Personally I don’t have a car and have to rely on public transportation to take me wherever I want to go.
Usually, this is not a problem. To go downtown I take the subway and I quite enjoy the ride. It gives me plenty of time to read without any interruptions.
Yesterday, however, I didn’t enjoy taking public transportation at all. I would even go as far as to say it was and experience straight from hell.
I had an appointment, an interview to be more specific, at the Markham hospital. I looked online how to get to my destination and noticed that I had to take the 54 bus up to Markham Road and from there the 102 bus that would take me right to the hospital door. It seemed easy enough. Just two buses and the trip would take an estimated 1 hour and 5 minutes.
Even though the trip would last just over an hour, I thought I’d give myself extra time and leave with an hour and a half to spare. Just in case something went wrong.
In the end I changed my mind. My interview was at 2:00, but since I was ready to go at 12:00, I thought I might as well get an early start. If I was at my interview too early, I could go for a walk, or a coffee, or whatever … better too early than too late.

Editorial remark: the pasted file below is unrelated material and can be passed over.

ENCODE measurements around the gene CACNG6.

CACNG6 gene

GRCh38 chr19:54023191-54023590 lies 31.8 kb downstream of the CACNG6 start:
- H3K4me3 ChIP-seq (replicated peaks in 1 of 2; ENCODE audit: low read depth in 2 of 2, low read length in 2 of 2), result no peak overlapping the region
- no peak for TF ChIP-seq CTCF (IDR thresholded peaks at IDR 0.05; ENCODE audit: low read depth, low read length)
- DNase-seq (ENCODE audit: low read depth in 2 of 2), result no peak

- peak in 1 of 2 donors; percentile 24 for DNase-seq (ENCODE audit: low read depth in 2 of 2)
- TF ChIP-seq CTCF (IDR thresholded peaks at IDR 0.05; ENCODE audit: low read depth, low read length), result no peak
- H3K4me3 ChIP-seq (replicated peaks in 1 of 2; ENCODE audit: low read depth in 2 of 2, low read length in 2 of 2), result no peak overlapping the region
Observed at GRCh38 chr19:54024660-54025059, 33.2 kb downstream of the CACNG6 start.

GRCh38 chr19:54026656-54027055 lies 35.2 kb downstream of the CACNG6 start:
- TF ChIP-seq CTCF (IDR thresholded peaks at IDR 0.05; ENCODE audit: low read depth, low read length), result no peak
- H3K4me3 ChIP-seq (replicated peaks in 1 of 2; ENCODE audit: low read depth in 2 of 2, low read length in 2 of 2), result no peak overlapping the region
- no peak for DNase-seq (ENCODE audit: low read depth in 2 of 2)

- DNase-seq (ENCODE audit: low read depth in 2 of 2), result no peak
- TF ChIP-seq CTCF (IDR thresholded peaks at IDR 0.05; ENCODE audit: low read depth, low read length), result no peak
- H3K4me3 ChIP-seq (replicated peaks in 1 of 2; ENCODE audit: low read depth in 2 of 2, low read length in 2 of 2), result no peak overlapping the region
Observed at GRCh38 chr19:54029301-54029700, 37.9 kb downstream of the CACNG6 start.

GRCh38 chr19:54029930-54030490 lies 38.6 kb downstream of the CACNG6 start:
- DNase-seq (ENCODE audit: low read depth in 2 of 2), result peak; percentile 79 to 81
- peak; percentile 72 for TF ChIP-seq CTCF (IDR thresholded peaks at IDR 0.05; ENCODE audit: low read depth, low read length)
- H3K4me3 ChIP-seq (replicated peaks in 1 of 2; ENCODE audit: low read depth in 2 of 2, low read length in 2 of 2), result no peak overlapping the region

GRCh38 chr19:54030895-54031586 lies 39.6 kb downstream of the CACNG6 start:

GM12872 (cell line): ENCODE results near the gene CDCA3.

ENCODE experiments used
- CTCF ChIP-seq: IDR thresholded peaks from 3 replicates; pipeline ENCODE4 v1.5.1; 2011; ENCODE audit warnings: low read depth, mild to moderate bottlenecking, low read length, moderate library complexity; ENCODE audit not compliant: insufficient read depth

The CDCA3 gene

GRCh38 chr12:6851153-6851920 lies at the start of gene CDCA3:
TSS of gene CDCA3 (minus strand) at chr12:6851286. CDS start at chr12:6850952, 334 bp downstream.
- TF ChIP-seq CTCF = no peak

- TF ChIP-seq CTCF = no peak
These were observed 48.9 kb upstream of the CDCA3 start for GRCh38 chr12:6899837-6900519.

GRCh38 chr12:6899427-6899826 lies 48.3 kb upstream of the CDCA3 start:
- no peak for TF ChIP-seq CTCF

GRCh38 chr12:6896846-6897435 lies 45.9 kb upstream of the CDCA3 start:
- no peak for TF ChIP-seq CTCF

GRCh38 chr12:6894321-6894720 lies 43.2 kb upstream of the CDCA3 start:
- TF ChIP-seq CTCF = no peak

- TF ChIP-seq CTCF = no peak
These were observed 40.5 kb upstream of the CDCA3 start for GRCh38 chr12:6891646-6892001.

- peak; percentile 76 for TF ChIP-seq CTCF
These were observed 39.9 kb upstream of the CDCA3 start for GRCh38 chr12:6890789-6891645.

At Lawrence East station I caught the 54 bus and about ten or fifteen minutes later was dropped off at Markham Road. I had barely crossed the street when I saw the 102A bus coming. That was quick.
After checking with the driver, it turned out that the 102A bus didn’t go to the Markham hospital. The driver said I needed the 102D bus.
So I waited at the bus shelter, and I waited and waited. The 102B bus came and went, two more 102A buses drove past, but the 102D bus was nowhere to be seen.
Had this been a warm spring day, I wouldn’t have minded waiting for a bus, but yesterday was anything but warm. It was -20 deg C (-4 deg F) and I was slow turning blue.
Eventually the 102D bus came and before getting on I checked with the driver once more if he went to the Markham hospital.
“No,” he said.
“No. We used to,” he said, “but not anymore.”
He must have seen my disappointment because he added, “I can take you close, and from there you have to take a Viva bus who will drop you right at the hospital’s door.”
Okay, that sounded like a plan. I would cost me an extra fare though.
We drove and we drove and we drove and when I checked the time I saw that it was 1:45. No way, I thought, no way can I do this every day. Two hours to go to work, two hours to get back home … four hours a day commuting … no way, no job was worth this.
So I canceled my appointment, came back home and hoped for a better opportunity. Now if I’d had a car, traveling to my Markham destination would have been far more pleasant.
Instead of walking I could have sat down, there would have been no waiting time, instead of turning into a popsicle, I would have been nice and warm, and instead of the journey taking two hours, I would have been there in 30 minutes or so.
Let nobody complain to me about the price of gas, if anyone has the right to complain it is people who have to rely on public transportation.